Home > Press > Ultra-long, one-dimensional carbon chains are synthesised for the first time: Researchers involved in an international study, in which the UPV/EHU-University of the Basque Country has participated, have stabilised chains of more than 6,400 carbon atoms using double-walled nanotub Abstract: Elemental carbon appears in many different forms, some of which are very well-known and have been thoroughly studied: diamond, graphite, graphene, fullerenes, nanotubes and carbyne. Within this "carbon family", carbyne (a truly one-dimensional carbon structure) is the only one that has not been synthesised until now, despite having been studied for more than 50 years. Organic chemists across the world had been trying to synthesise increasingly longer carbyne chains by using stabilizing agents; the longest chain obtained so far (achieved in 2010) was 44 carbon atoms. A research group at the University of Vienna, led by Prof Thomas Pichler, has presented a new, simple means for stabilising carbon chains with a record-breaking length of over 6,400 carbon atoms. They have thus broken the previous record by more than two orders of magnitude. To do this, they used the confined space inside a double-walled carbon nanotube as a nano-reactor to make the ultra-long carbon chains grow and also to provide the chains with great stability. This stability is tremendously important for future applications. The existence has been confirmed The work carried out in collaboration with various highly prominent research groups worldwide, including the UPV/EHU's Nano-Bio Spectroscopy research Group led by Prof Ángel Rubio, has unambiguously confirmed the existence of these chains by means of structural and optical probes. The researchers have presented their study in the latest edition of the prestigious Nature Materials journal. According to the researchers, the direct experimental proof of the confined, ultra-long carbon chains, which are two orders of magnitude longer than the previously proven ones, can be seen as a promising step towards the final objective to obtain perfectly linear carbon chains. Theoretical studies have shown that after having made these linear chains grow inside the carbon nanotube, the hybrid system could have a metallic nature due to the load transfer from the carbon nanotubes towards the chain, although both the nanotube and the chain are vacuum semi-conductors. So it is possible to control the electronic properties of this hybrid system. Therefore, this new system is not only interesting from the chemical point of view, it could also be very important in the field of nano devices. According to theoretical models, carbyne has mechanical properties that are unmatched by any known material, as it even outperforms the mechanical resistance and flexibility properties of graphene and diamond. Furthermore, its electronic properties are pointing towards new nano-electronic applications, such as in the development of new magnetic semiconductors, high power density batteries, or in quantum spin transport electronics (spintronics). However, the researchers point out that to do this it would be necessary to extract these ultra-long, linear carbon chains from the double-walled nanotube containing them and stabilise them in some liquid environment. ### Additional information The research was carried out in collaboration with various research groups at different organisations: University of Vienna, AIST (Japan), ETH Zürich, Nano-bio Spectroscopy Group (UPV/EHU) and the Max Planck Institute for the Structure and Dynamics of Matter (Hamburg). The Nano-bio Spectroscopy research Group is led by Ángel Rubio, a UPV/EHU professor, a member of the Department of Materials Sciences, and director of the Theory Department of the Max Planck Institute for the Structure and Dynamics of Matter. The group's activity focusses on the theoretical research and modelling of electronic and structural properties of condensed matter as well as the development of new theoretical tools and computer codes to explore the electronic response of solids and nanostructures when handling external electromagnetic fields. For more information, please click If you have a comment, please us. Issuers of news releases, not 7th Wave, Inc. or Nanotechnology Now, are solely responsible for the accuracy of the content.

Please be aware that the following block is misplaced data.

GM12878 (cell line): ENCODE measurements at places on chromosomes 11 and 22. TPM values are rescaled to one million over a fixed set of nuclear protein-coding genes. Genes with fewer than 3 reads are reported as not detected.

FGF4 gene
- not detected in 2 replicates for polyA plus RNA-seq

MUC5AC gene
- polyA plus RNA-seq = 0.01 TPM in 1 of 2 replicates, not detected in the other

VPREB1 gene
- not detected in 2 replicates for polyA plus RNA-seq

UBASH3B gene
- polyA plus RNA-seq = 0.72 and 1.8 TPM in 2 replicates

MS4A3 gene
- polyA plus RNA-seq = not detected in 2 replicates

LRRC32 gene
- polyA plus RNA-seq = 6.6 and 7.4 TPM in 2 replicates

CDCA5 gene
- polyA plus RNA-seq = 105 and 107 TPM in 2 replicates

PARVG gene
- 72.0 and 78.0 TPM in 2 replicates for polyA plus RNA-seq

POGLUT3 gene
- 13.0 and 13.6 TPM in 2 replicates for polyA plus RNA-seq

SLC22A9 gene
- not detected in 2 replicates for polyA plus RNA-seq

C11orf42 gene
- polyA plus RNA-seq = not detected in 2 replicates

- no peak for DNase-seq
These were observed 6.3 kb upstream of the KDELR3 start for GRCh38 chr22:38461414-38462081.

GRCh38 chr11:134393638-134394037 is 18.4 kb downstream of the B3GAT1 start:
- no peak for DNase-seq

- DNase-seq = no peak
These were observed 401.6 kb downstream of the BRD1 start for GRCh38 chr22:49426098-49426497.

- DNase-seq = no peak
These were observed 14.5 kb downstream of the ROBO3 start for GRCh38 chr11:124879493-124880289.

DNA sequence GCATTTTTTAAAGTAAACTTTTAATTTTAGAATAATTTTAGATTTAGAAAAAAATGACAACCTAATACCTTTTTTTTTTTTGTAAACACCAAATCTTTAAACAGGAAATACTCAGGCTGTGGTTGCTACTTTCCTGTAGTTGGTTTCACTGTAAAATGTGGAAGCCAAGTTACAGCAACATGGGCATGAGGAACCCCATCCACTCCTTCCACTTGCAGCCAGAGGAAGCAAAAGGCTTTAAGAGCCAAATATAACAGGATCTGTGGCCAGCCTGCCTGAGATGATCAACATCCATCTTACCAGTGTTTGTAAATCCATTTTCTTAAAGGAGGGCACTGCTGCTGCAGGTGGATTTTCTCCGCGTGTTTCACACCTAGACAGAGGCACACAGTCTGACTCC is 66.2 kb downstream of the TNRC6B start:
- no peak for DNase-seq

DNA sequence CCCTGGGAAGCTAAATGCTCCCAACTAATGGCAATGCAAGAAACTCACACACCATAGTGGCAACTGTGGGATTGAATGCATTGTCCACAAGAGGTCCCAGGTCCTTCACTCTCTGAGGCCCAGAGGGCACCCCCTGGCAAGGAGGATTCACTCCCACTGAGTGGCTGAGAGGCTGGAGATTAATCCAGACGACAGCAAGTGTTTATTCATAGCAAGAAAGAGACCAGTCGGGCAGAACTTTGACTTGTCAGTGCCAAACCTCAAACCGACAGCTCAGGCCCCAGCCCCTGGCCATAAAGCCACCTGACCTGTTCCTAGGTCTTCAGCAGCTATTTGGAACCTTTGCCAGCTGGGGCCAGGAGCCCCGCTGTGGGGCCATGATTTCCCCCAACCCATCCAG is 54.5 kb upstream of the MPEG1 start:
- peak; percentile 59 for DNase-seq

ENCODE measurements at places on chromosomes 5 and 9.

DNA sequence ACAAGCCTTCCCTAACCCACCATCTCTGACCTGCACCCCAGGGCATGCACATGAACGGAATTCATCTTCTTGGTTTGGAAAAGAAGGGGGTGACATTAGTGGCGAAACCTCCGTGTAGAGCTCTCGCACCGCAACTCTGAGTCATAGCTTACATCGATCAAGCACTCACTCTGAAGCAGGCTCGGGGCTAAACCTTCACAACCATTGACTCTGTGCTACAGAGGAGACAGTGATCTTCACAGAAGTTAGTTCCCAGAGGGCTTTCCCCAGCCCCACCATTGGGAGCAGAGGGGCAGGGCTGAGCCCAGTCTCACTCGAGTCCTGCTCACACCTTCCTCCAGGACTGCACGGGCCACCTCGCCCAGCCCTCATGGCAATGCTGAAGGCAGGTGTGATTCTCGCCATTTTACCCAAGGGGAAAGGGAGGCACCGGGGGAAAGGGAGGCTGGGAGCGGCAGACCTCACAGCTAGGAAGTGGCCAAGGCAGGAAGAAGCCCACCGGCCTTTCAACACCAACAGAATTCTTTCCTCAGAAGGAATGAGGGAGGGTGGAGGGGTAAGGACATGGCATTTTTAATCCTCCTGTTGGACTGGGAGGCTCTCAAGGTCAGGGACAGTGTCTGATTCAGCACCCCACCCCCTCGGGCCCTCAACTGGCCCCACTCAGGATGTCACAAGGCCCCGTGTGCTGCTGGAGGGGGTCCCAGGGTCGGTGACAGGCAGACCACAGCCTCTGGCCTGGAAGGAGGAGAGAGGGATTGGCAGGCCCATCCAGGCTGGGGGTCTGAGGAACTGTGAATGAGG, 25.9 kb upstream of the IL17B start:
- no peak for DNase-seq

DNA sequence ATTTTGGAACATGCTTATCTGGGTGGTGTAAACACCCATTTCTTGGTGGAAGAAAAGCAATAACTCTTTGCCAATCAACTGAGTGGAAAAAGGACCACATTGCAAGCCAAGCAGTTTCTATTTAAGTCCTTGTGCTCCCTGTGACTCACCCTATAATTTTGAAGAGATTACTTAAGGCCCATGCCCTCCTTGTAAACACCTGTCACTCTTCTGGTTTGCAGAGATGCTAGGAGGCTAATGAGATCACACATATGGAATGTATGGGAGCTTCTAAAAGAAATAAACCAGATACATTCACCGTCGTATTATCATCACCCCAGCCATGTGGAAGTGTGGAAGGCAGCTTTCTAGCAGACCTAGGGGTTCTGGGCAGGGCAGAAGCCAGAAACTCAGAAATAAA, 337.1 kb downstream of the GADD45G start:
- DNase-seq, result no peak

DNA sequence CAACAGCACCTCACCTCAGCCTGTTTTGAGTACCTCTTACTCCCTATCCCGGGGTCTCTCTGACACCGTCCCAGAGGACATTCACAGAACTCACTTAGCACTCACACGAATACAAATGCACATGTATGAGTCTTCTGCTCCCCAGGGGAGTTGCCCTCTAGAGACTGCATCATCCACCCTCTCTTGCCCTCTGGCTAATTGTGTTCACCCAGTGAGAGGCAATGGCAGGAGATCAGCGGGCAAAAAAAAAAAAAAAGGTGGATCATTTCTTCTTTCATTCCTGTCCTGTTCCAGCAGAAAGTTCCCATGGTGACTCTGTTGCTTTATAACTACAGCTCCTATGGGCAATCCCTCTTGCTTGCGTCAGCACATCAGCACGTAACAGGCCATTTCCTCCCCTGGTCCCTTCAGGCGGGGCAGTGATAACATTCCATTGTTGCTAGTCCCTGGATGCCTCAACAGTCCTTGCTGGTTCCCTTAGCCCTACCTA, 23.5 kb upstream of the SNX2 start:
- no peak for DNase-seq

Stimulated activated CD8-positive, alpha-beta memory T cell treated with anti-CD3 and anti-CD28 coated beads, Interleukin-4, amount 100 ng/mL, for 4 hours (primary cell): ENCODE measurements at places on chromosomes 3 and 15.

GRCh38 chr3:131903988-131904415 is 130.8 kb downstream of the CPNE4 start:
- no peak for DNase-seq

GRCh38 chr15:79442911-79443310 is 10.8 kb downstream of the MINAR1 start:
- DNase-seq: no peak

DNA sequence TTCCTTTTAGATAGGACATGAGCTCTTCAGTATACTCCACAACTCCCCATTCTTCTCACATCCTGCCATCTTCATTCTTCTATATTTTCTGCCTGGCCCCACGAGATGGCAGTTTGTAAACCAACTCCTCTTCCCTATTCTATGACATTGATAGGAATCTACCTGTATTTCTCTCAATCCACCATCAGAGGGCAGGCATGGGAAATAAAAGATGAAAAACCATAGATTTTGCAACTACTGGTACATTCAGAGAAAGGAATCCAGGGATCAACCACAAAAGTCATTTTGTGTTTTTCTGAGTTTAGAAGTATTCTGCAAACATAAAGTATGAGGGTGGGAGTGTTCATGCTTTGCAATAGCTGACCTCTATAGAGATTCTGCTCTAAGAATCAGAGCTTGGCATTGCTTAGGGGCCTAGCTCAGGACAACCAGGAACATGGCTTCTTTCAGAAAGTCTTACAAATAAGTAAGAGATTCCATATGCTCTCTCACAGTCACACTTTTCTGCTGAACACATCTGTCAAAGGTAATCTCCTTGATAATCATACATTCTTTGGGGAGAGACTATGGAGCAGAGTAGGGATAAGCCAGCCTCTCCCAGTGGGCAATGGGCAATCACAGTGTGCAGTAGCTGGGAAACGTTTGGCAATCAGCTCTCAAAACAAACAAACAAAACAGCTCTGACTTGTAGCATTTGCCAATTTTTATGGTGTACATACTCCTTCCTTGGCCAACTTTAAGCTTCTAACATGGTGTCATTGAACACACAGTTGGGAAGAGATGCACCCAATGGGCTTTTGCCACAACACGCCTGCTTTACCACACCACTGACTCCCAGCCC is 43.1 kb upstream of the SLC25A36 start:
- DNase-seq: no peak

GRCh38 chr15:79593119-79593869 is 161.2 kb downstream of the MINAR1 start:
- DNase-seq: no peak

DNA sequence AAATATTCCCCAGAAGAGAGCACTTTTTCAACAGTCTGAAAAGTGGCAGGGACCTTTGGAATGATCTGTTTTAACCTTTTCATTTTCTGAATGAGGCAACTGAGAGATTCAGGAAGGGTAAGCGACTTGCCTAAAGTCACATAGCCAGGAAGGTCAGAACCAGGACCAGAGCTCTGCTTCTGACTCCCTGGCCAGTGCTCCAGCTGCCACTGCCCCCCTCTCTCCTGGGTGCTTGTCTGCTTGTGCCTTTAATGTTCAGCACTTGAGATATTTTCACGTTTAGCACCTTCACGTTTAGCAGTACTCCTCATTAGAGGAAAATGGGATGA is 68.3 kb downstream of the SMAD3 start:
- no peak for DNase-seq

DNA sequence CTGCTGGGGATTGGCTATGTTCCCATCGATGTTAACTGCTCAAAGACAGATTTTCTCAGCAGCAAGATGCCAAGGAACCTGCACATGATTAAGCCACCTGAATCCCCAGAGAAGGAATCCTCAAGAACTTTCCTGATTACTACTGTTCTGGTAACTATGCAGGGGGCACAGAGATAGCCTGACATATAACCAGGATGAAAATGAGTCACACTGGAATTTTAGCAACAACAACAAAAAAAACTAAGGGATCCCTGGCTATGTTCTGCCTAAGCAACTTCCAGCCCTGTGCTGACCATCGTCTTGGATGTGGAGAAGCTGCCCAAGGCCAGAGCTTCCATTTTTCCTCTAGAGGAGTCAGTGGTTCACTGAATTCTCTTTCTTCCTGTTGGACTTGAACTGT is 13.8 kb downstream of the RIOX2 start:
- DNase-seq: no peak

Grant
Agency: Cordis | Branch: FP7 | Program: CPCSA | Phase: INFRA-2013-1.2.1 | Award Amount: 85.21M | Year: 2013

This proposal details activities that will ensure the continued enhancement and ongoing operation of the leading-edge GANT network, supporting a range of network and added-value services, targeted at users across the GANT service area.\nIn the area of multi-domain network service operation, GN3plus plans to deliver fast, efficient provisioning of advanced services, develop operational support across management domains, and improve security to ensure service integrity and protect network resources. These initiatives will be complemented by the development of application services in a federated environment such as mobile and wireless roaming supported by safe and secure Authentication and Authorisation Infrastructure.\nNetworking Activities will provide management and support for all GN3plus activities through communication, promotion, international liaison and business development. Emphasis will be placed on supporting and encouraging service take-up among users by working closely with NRENs. GANT will increase digital inclusion through closer collaboration between NRENs, exchange of staff and specialist expertise, as well as by seeking synergies between public administrations and the GN3plus partners using their vast, shared knowledge base.\nJoint Research Activities will be targeted at providing critical analyses of future network and application technologies, with a view to future deployment of emerging technologies within and outside the GANT community.\nThe governance model aims to increase effectiveness and user influence. The GN3plus Partners Assembly will deal with overall policy and an Executive Board will oversee its implementation. An International User Advisory Committee and External Advisory Committee will ensure users views and senior industry and service provider expertise are channelled directly to the Assembly. Specialised Advisory Boards will ensure highly efficient decision making, and that the voice of the stakeholder community is heard.